presented a bill to alter the law upon the subject of the conveyance of freehold property; and he hoped it would meet with the approbation of their Lordships, as he believed it would cause a great public benefit. The object of his bill was to obviate the enormous expense which was now incurred in the conveyance of freehold estates. Perhaps the most effectual course for accomplishing his object, would be to establish a general registry for deeds. That system existed in almost every country in Europe but England; and he believed, that no country which had once tried the experiment had repented of it. But there existed in England so strong a feeling against the system of registration, that he could not at present venture to bring forward any such proposal. The bill he now proposed to submit to their Lordships, he trusted would be favourably received by them; it was a bill prescribing a very short, a very effectual, a very sure, and a very safe form in the conveyance of freehold property from vendor to purchaser. In ancient times, deeds for this purpose were extremely short. There was a deed of feoffment which, in the reign of Edward 1st, did not consist of a document longer than the small piece of parchment which he then held in his hand (about the size of a bank note). This small deed would convey property of the largest amount. There then followed what was called "livery of seisin," and that constituted a perfect and effectual conveyance, and particular words being then held to have a particular effect by way of covenants, rendered the prolixity of subsequent ages wholly useless. But he supposed the lawyers of later times thought this form of conveyance was too short, simple, and cheap, and therefore they resorted to another form of conveyance, called a "lease and release." These consisted of two deeds: the lease was a deed of rather considerable length; it was technically called a lease, or bargain and sale for a year, and it was supposed to possess some mystical virtue by which the legal possession of the property was vested in the lessee, reserving to the lessor a reversionary interest which he could release to the party in possession, without the actual livery of seisin. This release recited the title of the party conveying the property, and almost from the time of Richard 2nd, it enumerated the parcels (or premises, the land and houses conveyed) with the most inconceivable verbosity, and contained such a vast number of covenants, that the deed was sometimes of that enormous extent, that the parchments were sufficient to cover the whole of the property conveyed. [The Lord Chancellor: In value or extent?] In surface. [The Lord Chancellor: Then they would cover a hide of land.] The object of the bill was to remedy this evil, which was a very serious one; and he proposed to do so by having a short form, to which, by act of Parliament, a certain effect should be ascribed. The deed he proposed would be as short as that used in the reign of Edward 1st. It was in a tabular form, containing the names of the grantor, the grantee, the parcels that were to be conveyed, and the consideration for the conveyance. That was all; and by the bill he had the honour to propose, that short deed would have all the effect of a lease and release. The bill would give to certain words a certain effect. He would just give a single specimen of the verbosity which would be obviated by the bill. According to the present form of conveyance, when a man had to convey a piece of ground, after stating that he conveyed a piece of land, the deed went on in this manner:— Together with all and singular houses, outhouses, edifices, buildings, barns, dovecotes, stables, yards, gardens, orchards, ways, paths, passages, waters, watercourses, timber and other trees, woods, underwoods, and the ground and soil thereof, feedings, commons, commons of pasture and turbary, and other commonable rights, hedges, ditches, fences, mounds, bounds, liberties, privileges, profits, commodities, advantages, and appurtenances whatsoever, to the said messuages hereby released, or to any of them, or any part thereof, now or at any time heretofore belonging or appertaining, or deemed, taken, used, occupied, possessed, and enjoyed, as part parcel, or member thereof, or of any of them respectively, or howsoever otherwise, the same messuages now are, or heretofore were tenanted, called, known, or described, situated, lying, being abutted, bounded, divided, or distinguished. Now, by the bill he proposed to their Lordships, it was provided, that when the grantor should have executed the form prescribed, it should be held and considered to inclose all houses, outhouses, and the whole of those things that were enu- merated in the long rigmarole which he had just read. Then, with regard to covenants, his noble and learned Friends were aware, that the deed of release at present contained covenants for title, for quiet enjoyment, for further assurance, and various other covenants that ran to a most enormous length. Now, he proposed an enactment, declaring that when the deed was executed according to the form prescribed, all those covenants should be considered to be involved in it, and that the purchaser should derive all the benefit which he could now obtain from the enormous and prolix forms at present used. He was not aware, that any objection could be made to his bill. He believed, that the lawyers, with that liberality which belonged to them, would highly approve of it. If the stamp duty should be a matter of consideration, it would be quite competent for the Chancellor of the Exchequer, when the bill should reach the House of Commons, to insert a provision which should secure to the revenue the same amount of duty as now—by substituting an additional ad valorem duty for the tax which was now paid for the mere use of words. To any such clause, he for one should not object. But while the amount of stamp duty would thus be the same, an enormous saving would be made in lawyers' expenses. Probably some of his noble Friends might object to it, on the ground of its being the introduction of a piece of improved machinery, by which a number of hands would be displaced. There might certainly be in the first instance a number of lawyers' clerks turned out of employment, but it might give them some consolation to know, that owing to the great reduction of expenses, transactions of this kind would be so much multiplied, that they might fairly expect to be fully compensated. He trusted, from this explanation, that their Lordships would give the bill a favourable consideration. It had been prepared by his learned Friend, Mr. James Stewart, and it had been approved of by many other eminent conveyancers. He would on this occasion merely move that the bill be read a first time, and, in order to give ample time for its due consideration, he would not move the second reading until after Easter.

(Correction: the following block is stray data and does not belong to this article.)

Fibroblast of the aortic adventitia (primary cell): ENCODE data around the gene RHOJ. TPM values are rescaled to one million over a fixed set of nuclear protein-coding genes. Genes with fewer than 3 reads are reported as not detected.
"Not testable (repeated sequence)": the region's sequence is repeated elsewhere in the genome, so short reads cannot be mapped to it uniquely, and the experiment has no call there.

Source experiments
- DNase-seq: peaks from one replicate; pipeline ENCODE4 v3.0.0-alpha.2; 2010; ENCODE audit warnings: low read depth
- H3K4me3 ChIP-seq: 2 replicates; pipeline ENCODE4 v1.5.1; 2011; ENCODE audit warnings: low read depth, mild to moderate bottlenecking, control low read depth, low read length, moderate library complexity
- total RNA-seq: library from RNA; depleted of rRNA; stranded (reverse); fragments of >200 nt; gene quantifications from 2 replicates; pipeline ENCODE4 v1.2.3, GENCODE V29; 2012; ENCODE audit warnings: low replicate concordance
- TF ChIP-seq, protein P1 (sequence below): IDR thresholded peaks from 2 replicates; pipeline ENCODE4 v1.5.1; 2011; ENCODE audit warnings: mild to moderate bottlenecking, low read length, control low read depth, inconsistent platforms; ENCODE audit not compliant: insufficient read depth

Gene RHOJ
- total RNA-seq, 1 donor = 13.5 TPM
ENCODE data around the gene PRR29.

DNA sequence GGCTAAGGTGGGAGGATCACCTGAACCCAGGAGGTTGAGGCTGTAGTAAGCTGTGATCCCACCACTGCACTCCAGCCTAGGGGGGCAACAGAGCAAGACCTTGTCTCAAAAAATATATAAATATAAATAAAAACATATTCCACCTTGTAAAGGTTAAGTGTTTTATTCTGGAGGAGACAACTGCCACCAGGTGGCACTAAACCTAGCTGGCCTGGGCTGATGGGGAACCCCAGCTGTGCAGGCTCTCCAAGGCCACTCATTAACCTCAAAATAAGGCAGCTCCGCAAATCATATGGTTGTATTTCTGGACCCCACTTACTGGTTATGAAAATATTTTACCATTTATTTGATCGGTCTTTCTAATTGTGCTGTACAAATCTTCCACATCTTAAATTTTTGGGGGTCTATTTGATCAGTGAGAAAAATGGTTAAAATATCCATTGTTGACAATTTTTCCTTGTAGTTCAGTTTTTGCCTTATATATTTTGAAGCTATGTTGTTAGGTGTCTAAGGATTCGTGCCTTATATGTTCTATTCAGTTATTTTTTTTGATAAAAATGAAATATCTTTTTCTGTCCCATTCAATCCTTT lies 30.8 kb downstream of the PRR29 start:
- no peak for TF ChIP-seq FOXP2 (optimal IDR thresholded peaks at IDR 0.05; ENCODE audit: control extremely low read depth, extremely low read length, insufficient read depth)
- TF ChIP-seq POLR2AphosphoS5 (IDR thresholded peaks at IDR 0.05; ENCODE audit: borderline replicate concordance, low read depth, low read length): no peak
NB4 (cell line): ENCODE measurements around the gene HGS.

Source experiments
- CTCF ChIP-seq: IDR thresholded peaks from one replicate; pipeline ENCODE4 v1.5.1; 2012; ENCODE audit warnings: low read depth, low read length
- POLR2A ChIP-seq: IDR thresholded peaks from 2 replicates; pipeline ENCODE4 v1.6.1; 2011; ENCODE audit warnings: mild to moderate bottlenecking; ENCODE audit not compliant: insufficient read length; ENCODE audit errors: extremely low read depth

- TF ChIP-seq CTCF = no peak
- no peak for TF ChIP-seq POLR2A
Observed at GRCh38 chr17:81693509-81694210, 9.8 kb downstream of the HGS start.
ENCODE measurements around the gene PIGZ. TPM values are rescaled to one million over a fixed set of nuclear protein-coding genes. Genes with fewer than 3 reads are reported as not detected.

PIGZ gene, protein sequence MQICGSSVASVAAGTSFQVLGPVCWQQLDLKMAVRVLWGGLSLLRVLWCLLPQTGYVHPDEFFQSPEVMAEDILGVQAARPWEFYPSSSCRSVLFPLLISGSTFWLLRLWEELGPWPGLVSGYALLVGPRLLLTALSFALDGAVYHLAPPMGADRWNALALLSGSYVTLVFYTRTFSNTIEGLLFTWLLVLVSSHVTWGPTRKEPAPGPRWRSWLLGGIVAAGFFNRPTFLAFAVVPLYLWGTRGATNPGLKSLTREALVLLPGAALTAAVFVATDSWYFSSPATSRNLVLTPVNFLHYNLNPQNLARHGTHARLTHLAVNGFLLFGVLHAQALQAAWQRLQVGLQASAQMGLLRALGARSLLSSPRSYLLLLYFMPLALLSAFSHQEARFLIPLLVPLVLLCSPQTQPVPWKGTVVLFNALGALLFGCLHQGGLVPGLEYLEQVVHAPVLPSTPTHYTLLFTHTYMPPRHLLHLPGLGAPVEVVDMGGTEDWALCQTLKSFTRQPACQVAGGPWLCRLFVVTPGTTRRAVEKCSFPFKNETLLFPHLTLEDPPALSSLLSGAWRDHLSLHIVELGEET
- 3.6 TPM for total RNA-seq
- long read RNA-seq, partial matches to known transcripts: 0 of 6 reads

Bill read a first time.